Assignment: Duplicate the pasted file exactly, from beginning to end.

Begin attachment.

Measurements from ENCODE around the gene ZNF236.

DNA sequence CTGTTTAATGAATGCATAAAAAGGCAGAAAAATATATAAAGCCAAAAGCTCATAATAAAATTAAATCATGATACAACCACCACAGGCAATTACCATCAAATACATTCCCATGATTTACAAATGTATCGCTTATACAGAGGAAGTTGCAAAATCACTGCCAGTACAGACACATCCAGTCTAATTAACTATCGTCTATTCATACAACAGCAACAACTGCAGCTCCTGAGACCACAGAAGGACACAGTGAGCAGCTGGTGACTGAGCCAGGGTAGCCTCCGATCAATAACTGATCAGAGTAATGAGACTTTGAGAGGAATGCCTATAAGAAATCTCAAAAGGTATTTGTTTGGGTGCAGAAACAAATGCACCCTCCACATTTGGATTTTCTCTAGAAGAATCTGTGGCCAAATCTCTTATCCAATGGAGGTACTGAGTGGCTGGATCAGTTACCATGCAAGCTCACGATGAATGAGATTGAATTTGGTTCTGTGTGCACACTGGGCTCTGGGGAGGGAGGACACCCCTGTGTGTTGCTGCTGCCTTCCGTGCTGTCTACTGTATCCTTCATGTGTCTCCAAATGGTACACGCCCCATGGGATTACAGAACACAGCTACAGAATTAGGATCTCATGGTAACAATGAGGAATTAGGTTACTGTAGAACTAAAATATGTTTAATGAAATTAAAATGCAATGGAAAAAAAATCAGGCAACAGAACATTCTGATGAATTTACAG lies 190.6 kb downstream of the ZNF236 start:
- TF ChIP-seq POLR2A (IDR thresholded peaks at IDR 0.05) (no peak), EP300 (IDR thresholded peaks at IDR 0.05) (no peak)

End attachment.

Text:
Measurements from ENCODE around the gene ZNF236.

DNA sequence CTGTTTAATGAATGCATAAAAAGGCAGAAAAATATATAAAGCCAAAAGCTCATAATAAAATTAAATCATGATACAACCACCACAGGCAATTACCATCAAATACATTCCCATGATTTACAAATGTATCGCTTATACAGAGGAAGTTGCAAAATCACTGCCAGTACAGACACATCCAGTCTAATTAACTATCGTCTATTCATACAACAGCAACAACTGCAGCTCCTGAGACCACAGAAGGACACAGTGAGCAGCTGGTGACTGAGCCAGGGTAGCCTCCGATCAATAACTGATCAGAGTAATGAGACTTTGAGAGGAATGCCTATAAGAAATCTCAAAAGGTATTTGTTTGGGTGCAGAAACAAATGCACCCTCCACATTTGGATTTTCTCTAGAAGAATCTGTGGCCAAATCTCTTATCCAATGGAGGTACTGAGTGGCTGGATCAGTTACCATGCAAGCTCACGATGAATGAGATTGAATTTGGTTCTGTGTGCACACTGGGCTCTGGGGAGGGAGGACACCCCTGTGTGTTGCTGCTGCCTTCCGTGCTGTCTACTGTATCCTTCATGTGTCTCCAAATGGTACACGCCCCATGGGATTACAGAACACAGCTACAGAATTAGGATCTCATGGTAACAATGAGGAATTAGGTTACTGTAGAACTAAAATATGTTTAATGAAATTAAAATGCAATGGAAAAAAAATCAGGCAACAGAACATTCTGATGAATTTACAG lies 190.6 kb downstream of the ZNF236 start:
- TF ChIP-seq POLR2A (IDR thresholded peaks at IDR 0.05) (no peak), EP300 (IDR thresholded peaks at IDR 0.05) (no peak)